Root parade

Just for fun: a late blooming sunflower in the fields on this sunny afternoon!

What a beautiful day for harvest! Casey and I enjoyed ourselves very much in the fields this afternoon. It was a treat to be in the warm sun, although there was still a chill in the air (and certainly in the shadows). Another frost is predicted for tonight, and I believe it!

Rather than waxing poetic about this moment on the farm this week, I want to share a story from the past that is culinarily appropriate for the fall shares. I’ve shared this story before, but it’s one of those stories I love telling over and over again.

A long, long, long time ago (probably around 2003 or so), Casey and I once lived in Bellingham, Washington and were young married students, still learning so much about the world. One of the things we were learning and thinking about was how to keep house in a sustainable way, including the importance (we learned!) of eating local vegetables in season. This was a very new idea to us at the time! There were cold season vegetables that we had rarely eaten and certainly never cooked before that we now noticed in the produce department. We knew we weren’t going to eat tomatoes in fall and winter anymore, so what would we eat? It turns out that we would eat vegetables like beets and carrots and potatoes and cabbages and leeks — staple foods for the cold seasons of our CSA.

So, one day I decided to buy several of these relatively new-to-me vegetables. Since we weren’t using plastic bags, I put them straight into my cart and then straight onto the check-out conveyor belt at our local food co-op. I lined them all up — potatoes, carrots, onions, beets, sweet potatoes, parsnips, and more — and watched them move toward the checker. As they moved toward the checker, I laughed and said, “Look, it’s a root parade!”

I have to admit, the checker (who was probably tired and uninterested) didn’t find my joke as funny as I did. But that night when we chopped all those vegetables and roasted them, Casey and I enjoyed the colorful and flavorful results of our “root parade” very much, and that name has since stuck around to be used anytime we roast a pan of mixed root vegetables (often plus other items too).

This is definitely the season for making root parade! It’s easy! You can include non-root vegetables too, of course (such as winter squashes, broccoli, cauliflower, peppers, even cabbage), but roots make a great foundation for roasted vegetables. Chop them into bite-sized pieces, keeping in mind cooking times. Beets, for example, take longer to cook than potatoes or carrots, so I chop them smaller. Broccoli and cauliflower are less dense and can be left larger.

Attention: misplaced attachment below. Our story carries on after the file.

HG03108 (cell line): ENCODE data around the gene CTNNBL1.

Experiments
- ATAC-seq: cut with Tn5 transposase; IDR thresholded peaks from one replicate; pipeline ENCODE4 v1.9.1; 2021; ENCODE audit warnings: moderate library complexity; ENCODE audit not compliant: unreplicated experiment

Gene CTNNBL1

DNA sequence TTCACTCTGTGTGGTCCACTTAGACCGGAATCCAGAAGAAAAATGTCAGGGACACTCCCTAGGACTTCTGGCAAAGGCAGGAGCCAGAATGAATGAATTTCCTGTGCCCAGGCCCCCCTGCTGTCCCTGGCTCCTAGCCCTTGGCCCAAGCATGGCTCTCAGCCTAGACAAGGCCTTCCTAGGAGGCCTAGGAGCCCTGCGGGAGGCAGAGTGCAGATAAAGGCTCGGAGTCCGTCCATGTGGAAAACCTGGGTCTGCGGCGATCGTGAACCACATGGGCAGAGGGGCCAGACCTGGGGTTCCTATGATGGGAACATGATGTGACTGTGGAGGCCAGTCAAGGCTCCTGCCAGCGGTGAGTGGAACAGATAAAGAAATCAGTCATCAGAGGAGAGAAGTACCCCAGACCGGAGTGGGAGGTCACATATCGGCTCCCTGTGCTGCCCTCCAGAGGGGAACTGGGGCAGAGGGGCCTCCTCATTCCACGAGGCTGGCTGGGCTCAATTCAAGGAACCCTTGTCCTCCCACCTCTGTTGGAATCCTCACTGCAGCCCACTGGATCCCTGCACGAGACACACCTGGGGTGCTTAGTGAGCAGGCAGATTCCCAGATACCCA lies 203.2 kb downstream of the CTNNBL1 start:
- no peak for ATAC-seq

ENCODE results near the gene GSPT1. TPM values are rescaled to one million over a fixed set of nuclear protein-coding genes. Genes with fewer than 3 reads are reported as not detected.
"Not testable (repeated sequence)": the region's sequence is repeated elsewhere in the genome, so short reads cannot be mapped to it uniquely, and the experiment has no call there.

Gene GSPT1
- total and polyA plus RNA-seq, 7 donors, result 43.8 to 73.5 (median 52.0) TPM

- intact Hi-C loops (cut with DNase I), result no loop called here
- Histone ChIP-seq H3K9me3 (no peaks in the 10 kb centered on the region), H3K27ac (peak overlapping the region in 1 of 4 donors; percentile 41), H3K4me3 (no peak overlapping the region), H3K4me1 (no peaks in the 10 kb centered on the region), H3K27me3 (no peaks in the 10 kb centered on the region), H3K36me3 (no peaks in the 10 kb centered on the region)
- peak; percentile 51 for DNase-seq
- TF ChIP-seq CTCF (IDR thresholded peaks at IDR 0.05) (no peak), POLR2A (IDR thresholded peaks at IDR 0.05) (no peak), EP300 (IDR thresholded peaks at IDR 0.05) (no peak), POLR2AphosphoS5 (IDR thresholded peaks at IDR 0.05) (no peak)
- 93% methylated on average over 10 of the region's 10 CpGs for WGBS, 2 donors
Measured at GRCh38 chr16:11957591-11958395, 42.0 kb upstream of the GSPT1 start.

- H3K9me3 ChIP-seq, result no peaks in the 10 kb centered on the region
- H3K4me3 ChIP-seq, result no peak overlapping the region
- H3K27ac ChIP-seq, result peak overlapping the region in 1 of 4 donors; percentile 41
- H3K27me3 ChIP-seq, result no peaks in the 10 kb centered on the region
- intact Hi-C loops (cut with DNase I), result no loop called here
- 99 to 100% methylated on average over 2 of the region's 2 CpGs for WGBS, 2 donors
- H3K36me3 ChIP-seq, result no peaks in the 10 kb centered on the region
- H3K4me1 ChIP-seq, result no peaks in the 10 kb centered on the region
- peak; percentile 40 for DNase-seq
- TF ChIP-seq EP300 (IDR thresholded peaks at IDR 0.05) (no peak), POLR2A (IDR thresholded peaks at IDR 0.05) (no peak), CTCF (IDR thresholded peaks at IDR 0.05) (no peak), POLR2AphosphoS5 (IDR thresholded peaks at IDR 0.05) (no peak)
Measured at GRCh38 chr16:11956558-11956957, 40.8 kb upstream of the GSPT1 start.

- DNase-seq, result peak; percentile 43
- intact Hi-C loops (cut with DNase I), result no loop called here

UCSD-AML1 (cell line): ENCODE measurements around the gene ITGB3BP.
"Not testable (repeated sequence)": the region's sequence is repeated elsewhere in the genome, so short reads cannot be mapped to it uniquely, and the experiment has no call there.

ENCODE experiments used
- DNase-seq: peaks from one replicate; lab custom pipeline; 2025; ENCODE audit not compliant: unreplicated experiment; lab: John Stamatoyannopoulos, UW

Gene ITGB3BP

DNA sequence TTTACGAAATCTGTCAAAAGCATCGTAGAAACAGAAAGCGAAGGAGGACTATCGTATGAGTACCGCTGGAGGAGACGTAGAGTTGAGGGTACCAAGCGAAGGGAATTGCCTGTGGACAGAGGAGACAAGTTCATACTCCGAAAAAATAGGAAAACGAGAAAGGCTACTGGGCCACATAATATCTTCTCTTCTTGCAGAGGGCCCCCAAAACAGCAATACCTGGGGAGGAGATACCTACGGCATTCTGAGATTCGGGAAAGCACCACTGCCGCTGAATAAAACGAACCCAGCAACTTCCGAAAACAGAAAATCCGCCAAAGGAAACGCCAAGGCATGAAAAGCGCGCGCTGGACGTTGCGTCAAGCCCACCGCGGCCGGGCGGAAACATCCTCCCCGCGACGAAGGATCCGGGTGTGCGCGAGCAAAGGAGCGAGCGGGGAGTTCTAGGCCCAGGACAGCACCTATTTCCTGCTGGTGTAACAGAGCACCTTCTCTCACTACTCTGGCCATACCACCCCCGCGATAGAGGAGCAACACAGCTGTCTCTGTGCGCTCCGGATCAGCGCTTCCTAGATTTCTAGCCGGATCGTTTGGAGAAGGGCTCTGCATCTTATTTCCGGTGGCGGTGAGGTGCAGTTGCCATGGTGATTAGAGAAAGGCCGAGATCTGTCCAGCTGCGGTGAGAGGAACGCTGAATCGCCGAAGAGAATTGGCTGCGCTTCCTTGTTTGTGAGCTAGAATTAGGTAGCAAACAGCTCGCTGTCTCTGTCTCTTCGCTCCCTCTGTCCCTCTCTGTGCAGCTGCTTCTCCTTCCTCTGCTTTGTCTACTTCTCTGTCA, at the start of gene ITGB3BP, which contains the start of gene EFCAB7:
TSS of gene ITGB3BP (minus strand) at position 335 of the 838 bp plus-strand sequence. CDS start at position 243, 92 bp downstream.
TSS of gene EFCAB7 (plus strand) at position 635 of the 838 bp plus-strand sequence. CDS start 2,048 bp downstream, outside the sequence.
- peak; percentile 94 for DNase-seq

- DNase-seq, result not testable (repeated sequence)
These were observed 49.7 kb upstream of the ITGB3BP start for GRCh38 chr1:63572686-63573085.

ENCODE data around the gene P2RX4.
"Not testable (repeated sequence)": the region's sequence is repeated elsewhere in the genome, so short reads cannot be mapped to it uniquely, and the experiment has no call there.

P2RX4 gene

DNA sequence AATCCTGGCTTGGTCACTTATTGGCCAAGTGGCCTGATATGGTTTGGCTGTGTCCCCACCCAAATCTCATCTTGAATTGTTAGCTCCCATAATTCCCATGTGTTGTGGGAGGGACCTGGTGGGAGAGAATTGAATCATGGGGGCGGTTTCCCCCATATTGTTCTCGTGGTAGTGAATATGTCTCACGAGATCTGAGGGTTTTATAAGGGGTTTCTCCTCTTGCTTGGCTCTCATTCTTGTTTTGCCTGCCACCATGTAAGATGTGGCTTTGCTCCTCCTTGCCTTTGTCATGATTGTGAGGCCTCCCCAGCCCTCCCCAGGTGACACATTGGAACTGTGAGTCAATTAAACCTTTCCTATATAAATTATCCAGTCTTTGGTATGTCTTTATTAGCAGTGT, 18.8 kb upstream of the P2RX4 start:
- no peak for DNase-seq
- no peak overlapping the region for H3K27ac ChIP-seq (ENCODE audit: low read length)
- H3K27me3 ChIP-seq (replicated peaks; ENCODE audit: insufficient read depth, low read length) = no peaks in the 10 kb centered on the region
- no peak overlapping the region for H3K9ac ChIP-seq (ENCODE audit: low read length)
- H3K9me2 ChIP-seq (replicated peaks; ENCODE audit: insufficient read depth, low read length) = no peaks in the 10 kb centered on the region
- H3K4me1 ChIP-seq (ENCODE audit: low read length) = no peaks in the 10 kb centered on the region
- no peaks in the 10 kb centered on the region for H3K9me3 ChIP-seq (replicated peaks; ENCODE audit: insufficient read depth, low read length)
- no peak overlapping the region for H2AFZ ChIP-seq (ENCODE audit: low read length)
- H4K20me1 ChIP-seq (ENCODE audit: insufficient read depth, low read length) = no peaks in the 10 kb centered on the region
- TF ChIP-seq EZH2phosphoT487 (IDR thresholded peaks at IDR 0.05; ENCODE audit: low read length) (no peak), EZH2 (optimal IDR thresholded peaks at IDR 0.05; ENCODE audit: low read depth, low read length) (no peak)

Once everything is chopped, put it in a pan, being careful not to overload (or veggies will steam rather than roast), add butter or olive oil, salt, and then roast at a high temperature until everything is soft inside and crispy outside. You’ll want to stir occasionally during cooking. If you have a convection oven, definitely use the convection setting, as the moving air will help everything crisp up. So will letting the vegetables briefly stand out of the oven before you serve them up.

There are other wonderful ways to enjoy all these good fall foods too. Enjoy this week’s vegetables!

Your farmers, Katie & Casey Kulla

~ ~ ~

Meet this week’s vegetables:

  • Jonagold apples — With each new variety of apples that matures, I think,“Wow, this is outstanding. This is my favorite apple.” The Jonagolds are no exception — I’m blown away by their crispy texture and delicious sweet complex flavor.
  • Pears
  • Sweet peppers
  • HOT peppers — Folks have been asking, and the hot peppers are finally ready! We will CLEARLY mark these at pick-up.
  • Eggplant
  • Cabbage/broccoli/cauliflower
  • Golden chard
  • Spaghetti squash — Now that it’s cooler out, it’s definitely the season for eating yummy, warm spaghetti squash. Maybe you’re like I used to be and think you don’t like spaghetti squash. The spaghetti squash I remember from being a child is fairly bland in my memory. It’s hard to assess such things through memory, but looking back I’d guess those squash either weren’t super mature (as was the case for much of the winter squash I ate in cooler Washington State actually!) or was a less flavorful variety than we grow today. While our spaghetti squash make a fairly neutral base for all kinds of dishes, I think they have lots of flavor on their own too. Once again, our favorite way to prepare these squash is to cut in half lengthwise (which is challenging, yes), remove seeds/pulp, and then bake cut-side up in the oven (drizzled with olive oil or butter and salt). Bake until the squash is cooked through and the “noodles” can be easily forked out.
  • Beets
  • Carrots
  • Zucchini — Definitely the very last of the year’s zucchini since the plants are mostly dead and we’re expecting our fourth frost of the fall tonight.
  • Potatoes — The potatoes seem especially beautiful this week!
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